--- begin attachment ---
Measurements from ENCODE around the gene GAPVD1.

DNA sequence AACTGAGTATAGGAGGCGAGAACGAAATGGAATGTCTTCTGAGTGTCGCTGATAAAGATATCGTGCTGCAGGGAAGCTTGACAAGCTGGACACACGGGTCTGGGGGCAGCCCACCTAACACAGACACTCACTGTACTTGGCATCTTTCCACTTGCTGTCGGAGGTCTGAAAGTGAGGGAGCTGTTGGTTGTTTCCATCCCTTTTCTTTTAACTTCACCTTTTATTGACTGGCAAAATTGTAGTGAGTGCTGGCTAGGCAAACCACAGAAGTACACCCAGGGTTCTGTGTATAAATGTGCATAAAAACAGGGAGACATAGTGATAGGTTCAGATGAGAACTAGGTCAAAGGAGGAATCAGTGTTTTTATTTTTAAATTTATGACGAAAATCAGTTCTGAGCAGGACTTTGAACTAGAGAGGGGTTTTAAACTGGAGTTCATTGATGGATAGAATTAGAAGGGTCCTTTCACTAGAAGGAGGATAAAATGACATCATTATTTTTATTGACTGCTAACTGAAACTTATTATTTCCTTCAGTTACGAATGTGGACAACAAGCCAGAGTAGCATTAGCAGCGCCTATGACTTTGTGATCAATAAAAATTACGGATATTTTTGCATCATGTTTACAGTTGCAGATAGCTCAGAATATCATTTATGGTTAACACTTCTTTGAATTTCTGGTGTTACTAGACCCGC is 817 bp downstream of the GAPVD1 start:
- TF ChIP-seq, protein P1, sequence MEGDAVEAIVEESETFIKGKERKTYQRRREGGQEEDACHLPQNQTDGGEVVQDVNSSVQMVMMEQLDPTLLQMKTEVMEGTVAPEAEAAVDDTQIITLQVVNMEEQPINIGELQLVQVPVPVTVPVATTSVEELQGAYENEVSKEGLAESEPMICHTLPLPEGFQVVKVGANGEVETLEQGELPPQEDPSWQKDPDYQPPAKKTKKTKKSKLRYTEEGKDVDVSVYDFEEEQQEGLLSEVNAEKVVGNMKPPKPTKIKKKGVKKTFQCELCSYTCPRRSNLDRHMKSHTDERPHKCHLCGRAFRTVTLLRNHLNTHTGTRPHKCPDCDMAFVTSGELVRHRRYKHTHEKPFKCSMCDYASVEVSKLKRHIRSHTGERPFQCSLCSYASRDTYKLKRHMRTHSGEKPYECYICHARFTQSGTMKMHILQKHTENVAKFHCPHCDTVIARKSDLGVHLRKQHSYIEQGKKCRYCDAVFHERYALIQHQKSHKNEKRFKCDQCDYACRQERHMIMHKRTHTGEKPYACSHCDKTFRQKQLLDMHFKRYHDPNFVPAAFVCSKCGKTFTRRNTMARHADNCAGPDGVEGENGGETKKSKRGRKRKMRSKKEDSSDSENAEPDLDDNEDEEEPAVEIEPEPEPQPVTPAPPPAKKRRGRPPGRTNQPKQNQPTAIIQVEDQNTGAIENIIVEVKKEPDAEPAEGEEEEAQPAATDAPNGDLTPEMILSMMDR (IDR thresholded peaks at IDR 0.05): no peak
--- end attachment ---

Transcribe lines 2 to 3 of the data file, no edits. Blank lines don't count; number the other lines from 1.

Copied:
DNA sequence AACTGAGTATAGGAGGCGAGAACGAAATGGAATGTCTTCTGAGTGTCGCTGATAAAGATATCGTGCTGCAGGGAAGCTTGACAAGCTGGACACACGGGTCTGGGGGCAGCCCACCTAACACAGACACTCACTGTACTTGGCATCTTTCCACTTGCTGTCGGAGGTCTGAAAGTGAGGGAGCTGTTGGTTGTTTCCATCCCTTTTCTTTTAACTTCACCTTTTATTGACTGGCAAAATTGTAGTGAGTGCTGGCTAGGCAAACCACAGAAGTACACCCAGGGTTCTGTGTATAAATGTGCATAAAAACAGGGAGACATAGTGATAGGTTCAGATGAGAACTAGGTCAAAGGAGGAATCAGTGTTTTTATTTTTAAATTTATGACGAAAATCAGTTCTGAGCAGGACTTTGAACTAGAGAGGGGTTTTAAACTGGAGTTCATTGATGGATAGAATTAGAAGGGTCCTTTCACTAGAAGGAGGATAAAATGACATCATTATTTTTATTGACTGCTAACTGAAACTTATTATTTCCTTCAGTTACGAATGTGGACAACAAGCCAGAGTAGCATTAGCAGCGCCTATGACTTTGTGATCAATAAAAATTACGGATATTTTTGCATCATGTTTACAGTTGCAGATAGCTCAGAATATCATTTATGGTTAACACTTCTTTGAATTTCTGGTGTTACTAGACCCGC is 817 bp downstream of the GAPVD1 start:
- TF ChIP-seq, protein P1, sequence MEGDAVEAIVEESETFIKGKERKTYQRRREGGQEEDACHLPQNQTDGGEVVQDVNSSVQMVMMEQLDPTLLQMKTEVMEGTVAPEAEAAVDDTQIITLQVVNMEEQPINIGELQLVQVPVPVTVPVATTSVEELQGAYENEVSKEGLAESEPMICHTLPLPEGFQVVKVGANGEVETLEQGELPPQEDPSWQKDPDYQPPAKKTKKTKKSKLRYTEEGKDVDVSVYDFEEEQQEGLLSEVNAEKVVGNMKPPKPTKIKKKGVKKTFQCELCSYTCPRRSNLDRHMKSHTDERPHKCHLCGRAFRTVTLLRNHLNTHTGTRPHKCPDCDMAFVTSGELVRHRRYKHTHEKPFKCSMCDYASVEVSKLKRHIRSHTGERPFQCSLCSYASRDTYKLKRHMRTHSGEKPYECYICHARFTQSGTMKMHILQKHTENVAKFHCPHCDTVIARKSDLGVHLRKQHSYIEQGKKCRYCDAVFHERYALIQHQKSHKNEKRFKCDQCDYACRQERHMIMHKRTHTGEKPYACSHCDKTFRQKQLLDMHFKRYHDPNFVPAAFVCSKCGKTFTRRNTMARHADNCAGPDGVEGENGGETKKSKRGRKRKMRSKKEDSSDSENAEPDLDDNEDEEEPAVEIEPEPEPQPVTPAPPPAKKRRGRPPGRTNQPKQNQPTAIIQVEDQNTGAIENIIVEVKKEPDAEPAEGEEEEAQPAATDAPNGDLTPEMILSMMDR (IDR thresholded peaks at IDR 0.05): no peak